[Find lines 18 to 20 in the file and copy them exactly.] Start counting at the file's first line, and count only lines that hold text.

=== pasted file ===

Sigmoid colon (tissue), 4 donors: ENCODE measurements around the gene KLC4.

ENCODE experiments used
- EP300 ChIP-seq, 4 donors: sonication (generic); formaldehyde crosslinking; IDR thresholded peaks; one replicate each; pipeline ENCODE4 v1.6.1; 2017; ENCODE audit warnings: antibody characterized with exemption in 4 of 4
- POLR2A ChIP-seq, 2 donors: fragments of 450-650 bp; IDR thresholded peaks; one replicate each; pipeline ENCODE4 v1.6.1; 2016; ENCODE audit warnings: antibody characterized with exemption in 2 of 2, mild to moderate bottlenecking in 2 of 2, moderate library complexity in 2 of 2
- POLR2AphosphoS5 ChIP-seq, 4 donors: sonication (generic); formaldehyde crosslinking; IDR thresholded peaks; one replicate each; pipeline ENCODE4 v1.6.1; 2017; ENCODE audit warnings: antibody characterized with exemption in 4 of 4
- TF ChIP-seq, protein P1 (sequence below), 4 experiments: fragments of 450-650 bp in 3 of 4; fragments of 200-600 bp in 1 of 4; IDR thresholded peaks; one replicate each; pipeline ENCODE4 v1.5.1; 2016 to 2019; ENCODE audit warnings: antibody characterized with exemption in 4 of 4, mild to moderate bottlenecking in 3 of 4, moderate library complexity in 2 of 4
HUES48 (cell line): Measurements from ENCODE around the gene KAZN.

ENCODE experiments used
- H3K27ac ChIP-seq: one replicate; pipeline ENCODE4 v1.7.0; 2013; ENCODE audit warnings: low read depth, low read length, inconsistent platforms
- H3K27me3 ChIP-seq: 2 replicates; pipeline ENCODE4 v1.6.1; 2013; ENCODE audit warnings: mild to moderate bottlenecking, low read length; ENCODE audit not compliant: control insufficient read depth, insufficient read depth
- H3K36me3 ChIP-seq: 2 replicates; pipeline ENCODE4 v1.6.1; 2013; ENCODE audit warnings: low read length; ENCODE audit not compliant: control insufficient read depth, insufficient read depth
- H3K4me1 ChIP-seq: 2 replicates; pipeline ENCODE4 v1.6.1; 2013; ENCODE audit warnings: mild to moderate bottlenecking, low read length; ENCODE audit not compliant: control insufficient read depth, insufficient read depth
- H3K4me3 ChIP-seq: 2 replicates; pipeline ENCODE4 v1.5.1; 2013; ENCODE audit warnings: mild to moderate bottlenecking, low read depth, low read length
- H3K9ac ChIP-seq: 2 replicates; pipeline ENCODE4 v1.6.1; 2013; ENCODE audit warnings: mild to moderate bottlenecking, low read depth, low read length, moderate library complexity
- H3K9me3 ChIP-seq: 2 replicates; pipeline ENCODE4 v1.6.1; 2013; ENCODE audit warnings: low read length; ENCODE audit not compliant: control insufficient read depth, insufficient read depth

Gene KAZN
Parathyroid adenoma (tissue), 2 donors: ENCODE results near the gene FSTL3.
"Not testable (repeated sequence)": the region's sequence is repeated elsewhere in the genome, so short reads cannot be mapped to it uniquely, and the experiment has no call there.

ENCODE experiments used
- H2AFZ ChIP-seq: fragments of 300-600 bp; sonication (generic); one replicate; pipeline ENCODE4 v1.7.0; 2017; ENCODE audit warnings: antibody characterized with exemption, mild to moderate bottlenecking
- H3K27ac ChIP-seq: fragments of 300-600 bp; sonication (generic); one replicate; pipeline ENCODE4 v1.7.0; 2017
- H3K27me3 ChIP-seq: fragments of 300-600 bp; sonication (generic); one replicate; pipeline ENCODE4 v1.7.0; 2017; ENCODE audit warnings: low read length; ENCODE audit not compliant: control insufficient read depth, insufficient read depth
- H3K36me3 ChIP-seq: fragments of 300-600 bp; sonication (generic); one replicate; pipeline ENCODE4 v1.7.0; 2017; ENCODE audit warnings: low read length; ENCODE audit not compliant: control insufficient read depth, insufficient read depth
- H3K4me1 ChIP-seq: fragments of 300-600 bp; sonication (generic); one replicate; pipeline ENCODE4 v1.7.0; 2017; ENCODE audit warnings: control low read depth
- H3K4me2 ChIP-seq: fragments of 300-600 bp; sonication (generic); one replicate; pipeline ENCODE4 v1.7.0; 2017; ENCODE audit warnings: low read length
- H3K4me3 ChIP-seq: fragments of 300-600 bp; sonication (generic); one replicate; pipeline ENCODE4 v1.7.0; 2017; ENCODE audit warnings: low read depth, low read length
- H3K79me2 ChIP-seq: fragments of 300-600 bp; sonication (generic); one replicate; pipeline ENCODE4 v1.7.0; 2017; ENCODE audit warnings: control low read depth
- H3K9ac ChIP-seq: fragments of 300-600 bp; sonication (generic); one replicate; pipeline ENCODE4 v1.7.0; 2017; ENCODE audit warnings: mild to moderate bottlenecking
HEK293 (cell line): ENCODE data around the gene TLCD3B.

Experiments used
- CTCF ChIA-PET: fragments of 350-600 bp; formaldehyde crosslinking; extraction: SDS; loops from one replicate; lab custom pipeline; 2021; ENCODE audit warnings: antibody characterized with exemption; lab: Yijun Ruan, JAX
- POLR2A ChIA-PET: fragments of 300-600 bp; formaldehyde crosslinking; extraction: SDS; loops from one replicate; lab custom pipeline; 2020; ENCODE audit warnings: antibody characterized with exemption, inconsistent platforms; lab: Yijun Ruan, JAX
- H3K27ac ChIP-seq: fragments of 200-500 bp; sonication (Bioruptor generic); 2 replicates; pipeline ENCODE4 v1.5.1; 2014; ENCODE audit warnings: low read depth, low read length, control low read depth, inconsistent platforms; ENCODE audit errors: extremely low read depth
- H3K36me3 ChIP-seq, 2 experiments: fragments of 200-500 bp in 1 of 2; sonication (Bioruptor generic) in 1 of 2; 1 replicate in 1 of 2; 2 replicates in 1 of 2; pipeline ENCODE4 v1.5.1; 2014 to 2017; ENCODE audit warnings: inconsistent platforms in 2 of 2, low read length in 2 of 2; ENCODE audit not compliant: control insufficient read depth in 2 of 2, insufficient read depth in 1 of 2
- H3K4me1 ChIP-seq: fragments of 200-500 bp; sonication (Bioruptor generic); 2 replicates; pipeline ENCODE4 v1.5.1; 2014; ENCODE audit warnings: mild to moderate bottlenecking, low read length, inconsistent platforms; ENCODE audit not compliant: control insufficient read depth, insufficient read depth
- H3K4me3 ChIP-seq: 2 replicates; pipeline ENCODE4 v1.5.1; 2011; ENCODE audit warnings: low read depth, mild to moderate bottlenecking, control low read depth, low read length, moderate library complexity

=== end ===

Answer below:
"Not testable (repeated sequence)": the region's sequence is repeated elsewhere in the genome, so short reads cannot be mapped to it uniquely, and the experiment has no call there.

ENCODE experiments used
- H2AFZ ChIP-seq: fragments of 300-600 bp; sonication (generic); one replicate; pipeline ENCODE4 v1.7.0; 2017; ENCODE audit warnings: antibody characterized with exemption, mild to moderate bottlenecking